Here’s another recipe from Toll House that I grew up on. This means that for me, a brownie must contain chocolate chips or chunks. Without them, it’s a sorry squidgy half-cake. These brownies are a little fudgy, moist in the middle, slightly crisp on the outside, and just rich enough. The chocolate chips add bite and sass.

100g plain flour
¼ tsp bicarbonate of soda
¼ tsp salt
75g butter
150g sugar
2 tbsp water
350g chocolate chips
1 tsp vanilla extract
2 eggs

Preheat oven to 170°C. Combine flour, bicarbonate of soda, and salt in a small bowl and set aside. Combine butter, sugar and water in a small saucepan and bring just to a boil. Remove from heat, adding half the chocolate chips and the vanilla extract. Stir until melted and smooth, and transfer to a large bowl. Add the eggs, one at a time, beating well after each addition. Gradually blend in the flour mixture, then stir in the remaining chocolate chips. Pour into a baking pan (approx 20cm square) and bake for around half an hour.

Once cooled (if you can wait that long!), cut into generous squares and eat all by yourself. Erm, I mean invite some friends over to help you eat them…

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Here we go ’round the mulberry bush…

I found these dried mulberries in a Turkish cornershop. I remember discovering them in a dried fruit mix once, and wondering what they were but liking them so much that I picked them all out and ate them first. They are really delicious, soft and chewy, with sweet honey flavours and an almost floral taste. The tiny seeds give them a little crispiness. They go wonderfully well in my amaranth snack bars, generously drizzled with tempered dark chocolate.

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I love gingerbread, especially when its a little chewy on the inside and has a small kick.

350 g plain flour
3 – 4 tsp ground ginger (depending on how much you like ginger!)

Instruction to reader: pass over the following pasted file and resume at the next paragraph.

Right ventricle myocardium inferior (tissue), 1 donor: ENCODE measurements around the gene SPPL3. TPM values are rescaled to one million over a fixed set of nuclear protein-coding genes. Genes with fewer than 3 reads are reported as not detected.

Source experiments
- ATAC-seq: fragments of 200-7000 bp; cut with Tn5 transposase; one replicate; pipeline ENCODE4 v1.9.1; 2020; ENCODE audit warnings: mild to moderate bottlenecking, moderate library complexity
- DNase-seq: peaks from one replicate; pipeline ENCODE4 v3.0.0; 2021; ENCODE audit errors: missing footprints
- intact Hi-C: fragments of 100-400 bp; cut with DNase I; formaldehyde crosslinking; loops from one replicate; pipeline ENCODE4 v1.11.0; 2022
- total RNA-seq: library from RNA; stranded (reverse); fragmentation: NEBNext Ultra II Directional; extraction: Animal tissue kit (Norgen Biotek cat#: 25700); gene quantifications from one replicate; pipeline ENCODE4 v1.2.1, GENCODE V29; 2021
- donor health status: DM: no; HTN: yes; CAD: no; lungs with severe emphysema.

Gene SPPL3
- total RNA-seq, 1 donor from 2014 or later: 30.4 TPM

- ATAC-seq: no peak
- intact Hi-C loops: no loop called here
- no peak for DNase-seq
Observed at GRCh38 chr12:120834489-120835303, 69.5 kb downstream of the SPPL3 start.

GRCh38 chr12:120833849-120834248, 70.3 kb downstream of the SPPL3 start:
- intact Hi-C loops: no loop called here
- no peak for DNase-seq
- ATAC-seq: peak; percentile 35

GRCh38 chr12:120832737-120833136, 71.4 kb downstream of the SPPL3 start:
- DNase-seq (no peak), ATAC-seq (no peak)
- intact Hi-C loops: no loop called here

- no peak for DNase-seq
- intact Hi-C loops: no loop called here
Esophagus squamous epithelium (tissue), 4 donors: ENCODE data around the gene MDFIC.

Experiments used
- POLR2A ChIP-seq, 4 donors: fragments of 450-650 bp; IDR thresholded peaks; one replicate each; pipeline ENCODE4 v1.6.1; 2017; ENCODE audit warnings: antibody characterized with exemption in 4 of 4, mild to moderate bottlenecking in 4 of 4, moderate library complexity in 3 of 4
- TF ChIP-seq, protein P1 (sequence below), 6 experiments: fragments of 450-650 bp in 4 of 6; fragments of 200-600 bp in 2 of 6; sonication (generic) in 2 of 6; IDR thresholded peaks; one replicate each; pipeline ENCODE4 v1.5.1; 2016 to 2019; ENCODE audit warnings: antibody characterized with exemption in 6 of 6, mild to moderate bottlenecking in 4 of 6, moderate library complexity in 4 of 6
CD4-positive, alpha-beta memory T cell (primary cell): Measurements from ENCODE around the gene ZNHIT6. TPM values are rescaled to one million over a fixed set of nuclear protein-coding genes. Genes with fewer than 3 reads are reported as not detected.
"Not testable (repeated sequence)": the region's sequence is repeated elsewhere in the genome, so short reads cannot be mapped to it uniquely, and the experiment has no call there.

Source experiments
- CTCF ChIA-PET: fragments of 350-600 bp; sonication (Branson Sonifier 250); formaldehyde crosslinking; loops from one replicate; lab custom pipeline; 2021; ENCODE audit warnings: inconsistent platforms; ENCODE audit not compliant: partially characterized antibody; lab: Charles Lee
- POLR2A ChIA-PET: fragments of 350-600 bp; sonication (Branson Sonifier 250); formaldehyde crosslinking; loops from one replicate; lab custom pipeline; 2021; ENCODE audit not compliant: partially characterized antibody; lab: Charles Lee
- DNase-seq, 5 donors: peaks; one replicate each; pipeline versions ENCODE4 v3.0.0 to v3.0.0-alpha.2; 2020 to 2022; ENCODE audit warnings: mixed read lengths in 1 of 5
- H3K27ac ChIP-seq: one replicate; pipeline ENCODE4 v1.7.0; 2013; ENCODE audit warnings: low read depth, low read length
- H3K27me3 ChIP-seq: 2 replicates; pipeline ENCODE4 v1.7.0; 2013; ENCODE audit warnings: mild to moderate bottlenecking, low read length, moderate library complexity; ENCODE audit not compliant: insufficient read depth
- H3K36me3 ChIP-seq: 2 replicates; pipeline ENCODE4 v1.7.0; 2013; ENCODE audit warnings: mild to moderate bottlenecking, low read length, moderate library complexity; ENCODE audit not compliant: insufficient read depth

1 tsp bicarbonate of soda
85 g butter, cut into small chunks
175 g brown sugar
1 egg
4 tbsp golden syrup

Preheat the oven to 190° C. Sift together the flour, ginger and bicarb of soda into a large mixing bowl. Add the small chunks of butter and rub it into the flour with your fingers, until the mixture resembles fine breadcrumbs. Stir in the sugar. In a small bowl, beat together the syrup and the egg, then stir this too into the “breadcrumbs”. Mix everything together really well until you have a dough.

Sprinkle a clean work surface with flour and put the dough onto it. Knead it a bit, stretching the dough by pushing it away from you. Fold the dough in half, turn it and push it away again. Continue this kneading until the dough is really smooth. Now use half of the dough at a time to make it easier to roll and cut. Sprinkle a little more flour on your work surface and roll out the dough until it is about ½ cm thick. Use a cookie cutter to cut out lots of shapes from the dough (I like animal shapes). Bake the gingerbread for about 10 minutes, until golden brown. Transfer to wire racks to cool, but make sure to eat at least one while they’re still warm and a bit gooey. Mmmm…

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Yum yum yum! Crispy, chewy, buttery snacks. Perfect for this season as the weather turns ever colder.

2 tbsp butter
75 g brown sugar
2 tsp flour
75 mL crème fraîche
65 g flaked almonds, toasted
1 piece of stem ginger, chopped well
60 g mixed dried fruit, chopped (I used raisins, sultanas, sour cherries, cranberries and strawberries)
Zest of 1 orange

Pre-heat the oven to 180°. Heat the butter, sugar and flour in a pan and stir continuously over a medium flame. When everything has melted and it is sticky and gooey, add the crème fraîche and stir well to mix it all together. Stir in the nuts, ginger, fruit and zest. Spoon out teaspoonfuls of the florentines onto a tray lined with baking paper and flatten each one little. Bake for 15 minutes, until they are golden brown and bubbling. Transfer them to a cooling rack and try very hard not eat them all at once. If you’re feeling particularly indulgent, you could spread melted chocolate over the base of each one.